The Chairman thanked Members Boulter and Lopez-Otin for their report and requested that they submit it in writing and send it to Ms. Norman. The Chairman asked each person for their comments on the report and how we could eliminate the problem of the locals and the Council not working together.
Ms. Norman stated that although the Council and the local commissions have their own distinct guidelines and statutes, a mutual relationship between the agencies and the Council is shared. The Council and the commissions have a good networking relationship. As staff, she was glad to hear about the number of investigators Fairfax County has in contrast to the Council's two (2) investigators. She noted that the Council's investigators handle the entire state and do an outstanding job. She also added that Fairfax County Human Rights Commission is the 'mother' agency of Virginia and is currently the strongest and most capable commission in the state. The Council and the other local commissions were set up using Fairfax County as its model. She concluded with a point of clarification specifying that Fairfax County does not use the Commonwealth Attorney office for legal guidance, but rather the County Attorney's office.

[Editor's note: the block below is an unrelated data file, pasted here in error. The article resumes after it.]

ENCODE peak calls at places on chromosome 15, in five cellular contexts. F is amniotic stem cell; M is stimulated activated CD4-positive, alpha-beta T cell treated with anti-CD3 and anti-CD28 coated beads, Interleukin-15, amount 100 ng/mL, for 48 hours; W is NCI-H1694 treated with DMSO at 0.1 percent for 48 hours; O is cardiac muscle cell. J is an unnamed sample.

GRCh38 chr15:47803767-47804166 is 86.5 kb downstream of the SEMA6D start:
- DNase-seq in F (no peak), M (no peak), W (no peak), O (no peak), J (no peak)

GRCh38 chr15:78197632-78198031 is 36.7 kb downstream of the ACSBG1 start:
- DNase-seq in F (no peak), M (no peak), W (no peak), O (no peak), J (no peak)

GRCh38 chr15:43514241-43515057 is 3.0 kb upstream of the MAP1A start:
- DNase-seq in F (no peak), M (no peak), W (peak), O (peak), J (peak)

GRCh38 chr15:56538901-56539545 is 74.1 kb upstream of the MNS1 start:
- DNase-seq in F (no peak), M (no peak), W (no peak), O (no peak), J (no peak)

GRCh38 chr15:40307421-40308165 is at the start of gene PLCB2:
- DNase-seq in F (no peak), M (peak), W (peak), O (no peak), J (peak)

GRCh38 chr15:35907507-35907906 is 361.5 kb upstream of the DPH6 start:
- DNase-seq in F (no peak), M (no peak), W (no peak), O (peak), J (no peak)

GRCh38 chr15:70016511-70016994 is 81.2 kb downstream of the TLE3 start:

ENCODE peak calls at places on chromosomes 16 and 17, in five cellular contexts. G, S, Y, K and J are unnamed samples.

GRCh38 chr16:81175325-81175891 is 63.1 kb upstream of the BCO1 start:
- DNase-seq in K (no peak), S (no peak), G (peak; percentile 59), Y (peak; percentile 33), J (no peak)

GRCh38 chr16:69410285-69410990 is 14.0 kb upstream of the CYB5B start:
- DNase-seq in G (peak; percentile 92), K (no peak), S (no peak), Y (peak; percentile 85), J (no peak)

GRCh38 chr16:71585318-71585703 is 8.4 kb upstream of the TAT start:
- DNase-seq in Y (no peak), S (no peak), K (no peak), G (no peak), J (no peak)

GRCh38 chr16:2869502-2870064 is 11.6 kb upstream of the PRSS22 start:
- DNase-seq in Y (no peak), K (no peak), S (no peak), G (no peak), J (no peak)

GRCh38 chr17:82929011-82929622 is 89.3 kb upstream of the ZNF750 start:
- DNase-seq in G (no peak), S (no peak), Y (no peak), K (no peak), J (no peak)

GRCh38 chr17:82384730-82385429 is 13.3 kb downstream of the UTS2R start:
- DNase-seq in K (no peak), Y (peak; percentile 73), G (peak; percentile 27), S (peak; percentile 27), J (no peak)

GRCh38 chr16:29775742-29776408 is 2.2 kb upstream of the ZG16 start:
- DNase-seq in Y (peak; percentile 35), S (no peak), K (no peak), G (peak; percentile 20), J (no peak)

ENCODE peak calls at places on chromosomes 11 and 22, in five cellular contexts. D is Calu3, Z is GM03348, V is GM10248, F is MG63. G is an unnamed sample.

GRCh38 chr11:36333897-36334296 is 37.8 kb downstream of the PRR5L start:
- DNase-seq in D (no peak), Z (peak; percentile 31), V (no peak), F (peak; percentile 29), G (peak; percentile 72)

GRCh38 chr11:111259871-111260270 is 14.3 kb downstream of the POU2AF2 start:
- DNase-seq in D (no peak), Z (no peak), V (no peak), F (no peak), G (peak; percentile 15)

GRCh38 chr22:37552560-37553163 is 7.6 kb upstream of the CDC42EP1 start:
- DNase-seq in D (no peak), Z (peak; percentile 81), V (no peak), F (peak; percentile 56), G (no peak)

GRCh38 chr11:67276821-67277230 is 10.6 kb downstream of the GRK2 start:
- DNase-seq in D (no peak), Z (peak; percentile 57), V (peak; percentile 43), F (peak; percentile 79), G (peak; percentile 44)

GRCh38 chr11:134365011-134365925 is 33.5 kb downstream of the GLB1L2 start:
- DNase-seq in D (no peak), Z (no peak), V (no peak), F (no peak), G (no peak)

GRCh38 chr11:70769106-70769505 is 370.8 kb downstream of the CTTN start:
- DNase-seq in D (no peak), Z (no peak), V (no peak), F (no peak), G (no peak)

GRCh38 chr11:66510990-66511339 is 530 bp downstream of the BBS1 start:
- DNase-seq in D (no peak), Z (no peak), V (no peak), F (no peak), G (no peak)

The Chairman added that the primary initiative of the Council was to define the relationships of our agency with the local commissions in which the report was presented. This information should shed light on what could be done by the state when assisting localities with setting up local commissions.
Member Markus commented, as a point of observation, that in the state of Ohio the local commissions reported directly to the state commission as field offices, unlike how this system is set up in Virginia. She noted that one item of concern is public knowledge of our agency. She suggested that the Council may want to use public service announcements (PSAs) as an outreach effort.
Member Jenkins concurred and added that the Council should identify methods of cohesiveness when forming local commissions to reduce whatever barriers needed to have the local commissions consistent with the State Council.